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You can't really miss it. 166 Willoughby Road, even if you can't read the number, is a great walled box of a place; white, and solid, standing out from the conventional shops and stores as a place with something different to offer. And you wouldn't be wrong. Enterprise Colorvideo has been operating in this former butter factory for 7 years. In that time it has grown from a comparatively small personal dream, into a thriving centre of activity for almost all sides of the film and television industry.
ECV isn't easy to describe in a sentence of a few paragraphs. You can read about it's facilities in trade reference books but they don't tell you about the heart of the place, or what makes it beat. You can ask almost anyone in film or television whether they've been there, and get the answer Yes. It might only have been for a drink and an informal chat. It might only have been as a guest at one of the noisiest, most boisterous, Christmas parties in Sydney. But more likely it will have been someone in need of top advice, top service, and top facilities in some aspect of film or television production. Whatever the reason, and whatever the occasion, no one who has made use of ECV will be able to argue that they received short shift, or inadequate service, or any thing but co-operation and assistance. The people who work there are the key to the place.

ECV's ancestry goes back much longer than the Willoughby Road factory; and it was in the beginnings that the first seeds of the new kind of organization were sown; an organization that was first and foremost independent of any other; that has no other higher gods to serve than its own informal management; and that has recognised, from the very first, that the most important aspect of any company's makeup is the quality of the staff.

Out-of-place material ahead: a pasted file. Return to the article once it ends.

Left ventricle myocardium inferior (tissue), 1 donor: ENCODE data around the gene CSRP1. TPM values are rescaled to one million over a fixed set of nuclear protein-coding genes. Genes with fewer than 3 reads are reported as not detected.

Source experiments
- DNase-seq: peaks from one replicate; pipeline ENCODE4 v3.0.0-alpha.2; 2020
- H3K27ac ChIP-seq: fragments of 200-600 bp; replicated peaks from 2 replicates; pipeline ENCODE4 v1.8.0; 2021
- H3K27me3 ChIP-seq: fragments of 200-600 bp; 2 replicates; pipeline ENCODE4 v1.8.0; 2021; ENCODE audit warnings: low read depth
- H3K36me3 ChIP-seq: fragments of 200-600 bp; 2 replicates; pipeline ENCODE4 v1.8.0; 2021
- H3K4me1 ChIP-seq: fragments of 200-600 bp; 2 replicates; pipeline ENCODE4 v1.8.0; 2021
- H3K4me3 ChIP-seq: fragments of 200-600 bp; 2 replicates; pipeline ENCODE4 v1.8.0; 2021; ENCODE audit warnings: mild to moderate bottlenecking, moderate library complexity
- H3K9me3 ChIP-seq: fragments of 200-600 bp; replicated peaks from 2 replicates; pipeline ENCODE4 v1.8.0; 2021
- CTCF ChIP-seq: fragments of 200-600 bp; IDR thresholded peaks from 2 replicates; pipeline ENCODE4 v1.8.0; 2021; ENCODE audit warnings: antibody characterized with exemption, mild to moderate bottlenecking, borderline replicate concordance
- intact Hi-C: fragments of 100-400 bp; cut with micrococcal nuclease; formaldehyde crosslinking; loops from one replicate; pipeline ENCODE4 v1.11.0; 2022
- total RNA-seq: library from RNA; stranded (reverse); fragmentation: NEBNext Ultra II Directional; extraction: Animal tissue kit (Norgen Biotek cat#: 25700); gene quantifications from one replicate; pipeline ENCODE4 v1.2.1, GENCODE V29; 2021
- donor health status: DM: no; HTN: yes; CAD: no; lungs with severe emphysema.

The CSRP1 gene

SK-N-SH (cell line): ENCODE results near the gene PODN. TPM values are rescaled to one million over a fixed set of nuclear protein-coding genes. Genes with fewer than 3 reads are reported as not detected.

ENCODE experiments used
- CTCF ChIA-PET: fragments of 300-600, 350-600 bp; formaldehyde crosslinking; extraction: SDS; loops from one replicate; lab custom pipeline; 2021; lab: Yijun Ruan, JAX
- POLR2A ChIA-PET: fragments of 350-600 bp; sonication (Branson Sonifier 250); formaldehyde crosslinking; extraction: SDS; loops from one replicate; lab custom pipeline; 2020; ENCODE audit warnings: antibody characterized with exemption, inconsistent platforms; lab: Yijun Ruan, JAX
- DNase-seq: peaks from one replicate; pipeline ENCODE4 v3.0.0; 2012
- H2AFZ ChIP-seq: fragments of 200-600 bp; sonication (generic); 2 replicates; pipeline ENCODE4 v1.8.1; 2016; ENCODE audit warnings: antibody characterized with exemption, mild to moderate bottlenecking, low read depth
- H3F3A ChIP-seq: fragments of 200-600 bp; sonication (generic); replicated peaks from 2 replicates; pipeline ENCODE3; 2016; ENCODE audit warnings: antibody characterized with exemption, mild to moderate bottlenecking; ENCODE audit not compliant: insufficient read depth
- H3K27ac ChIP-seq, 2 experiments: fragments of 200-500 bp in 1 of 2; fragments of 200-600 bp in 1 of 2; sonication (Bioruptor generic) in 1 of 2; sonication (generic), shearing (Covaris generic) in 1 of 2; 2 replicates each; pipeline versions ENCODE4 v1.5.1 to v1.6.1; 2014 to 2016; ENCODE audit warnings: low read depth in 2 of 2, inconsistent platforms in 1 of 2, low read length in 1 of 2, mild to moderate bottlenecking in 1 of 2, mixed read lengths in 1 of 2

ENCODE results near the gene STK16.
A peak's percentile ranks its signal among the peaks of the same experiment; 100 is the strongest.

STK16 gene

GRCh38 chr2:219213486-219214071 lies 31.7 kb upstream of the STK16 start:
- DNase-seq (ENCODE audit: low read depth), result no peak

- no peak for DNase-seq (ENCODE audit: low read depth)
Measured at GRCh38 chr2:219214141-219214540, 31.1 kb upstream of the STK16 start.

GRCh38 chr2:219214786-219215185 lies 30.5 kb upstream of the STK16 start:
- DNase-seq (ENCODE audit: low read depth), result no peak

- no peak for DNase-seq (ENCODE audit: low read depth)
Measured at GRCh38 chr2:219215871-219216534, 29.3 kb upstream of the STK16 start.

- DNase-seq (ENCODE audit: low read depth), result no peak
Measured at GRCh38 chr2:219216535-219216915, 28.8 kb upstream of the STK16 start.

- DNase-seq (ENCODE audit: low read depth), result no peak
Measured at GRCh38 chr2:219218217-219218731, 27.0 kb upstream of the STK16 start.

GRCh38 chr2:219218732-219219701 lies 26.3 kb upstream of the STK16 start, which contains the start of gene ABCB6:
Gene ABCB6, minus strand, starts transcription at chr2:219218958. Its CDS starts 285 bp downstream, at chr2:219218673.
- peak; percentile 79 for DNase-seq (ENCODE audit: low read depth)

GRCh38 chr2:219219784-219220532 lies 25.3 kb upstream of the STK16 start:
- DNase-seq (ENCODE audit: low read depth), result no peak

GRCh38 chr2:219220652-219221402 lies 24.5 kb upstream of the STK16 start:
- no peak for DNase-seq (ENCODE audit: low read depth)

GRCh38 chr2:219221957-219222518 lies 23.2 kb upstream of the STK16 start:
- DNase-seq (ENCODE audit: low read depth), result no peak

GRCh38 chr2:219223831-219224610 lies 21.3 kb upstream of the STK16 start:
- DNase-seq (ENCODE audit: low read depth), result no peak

Royce Smeal. Managing Director and founding father, first moved into the media as a front man with Channel Nine, hosting a number of sporting segments including a programme called appropriately " Come Fly with Me". But the attraction of working for himself rather than a number of different bosses, was too to hold him in front of the T.V. cameras for long. A former tug skipper, licensed pilot, and adventurer in a world rapidly running out of risk-takers, he found the challenge to break into the whole mysterious film industry, irresistible. He bought his first cameras, a Bolex, together with a handbook on how to work it; and within a short time persuaded Rothmans that he could make commercials for them at a much lower rate and of a much higher quality than their current agency. Rothmans called his bluff, sent him to London with an almost open brief, and almost on his return, three weeks later, signed him on to handle their commercial requirements. Royce Smeal Film Productions had arrived, and with them, a real sense of thrust and energy that has been passed on to the company that has now grown from it.

Royce himself is still a key figure in the set up. But his move from film to video·the only example of such a commercial conversion in Sydney, if not Australia·has enabled him to bring into his "family" a number of highly professional and enthusiastic young men and women who have now taken on the responsibility of keeping the machines running, and customers coming in. He has total trust and faith in the young team gathered about him. The reliance enables him to give more of the Variety Club, for whom he founded, with Reg Watson, the Australian "Tent", known as Tent 56. With Prince Charles as its patron, it devotes itself to raising funds and helping underprivileged children. I n fact ECV has contributed extensively to charity, in a way that few production houses would consider. Royce's door is always open and he's prepared to listen to any of his staffs problems. There's no red tape, no protocol, no standing on ceremony. Decisions on major policy issues, or minor personal problems, are made without submission to boards, or shareholders, or ponderous committees. ECV operates on the lines of an extended family. Much of this is Royce's dream come true. There's a curious chemistry about ECV that not only affects the staff, but rubs off onto the clients who come breezily through the heavy wooden doors from the clatter and noise of Willoughby Road.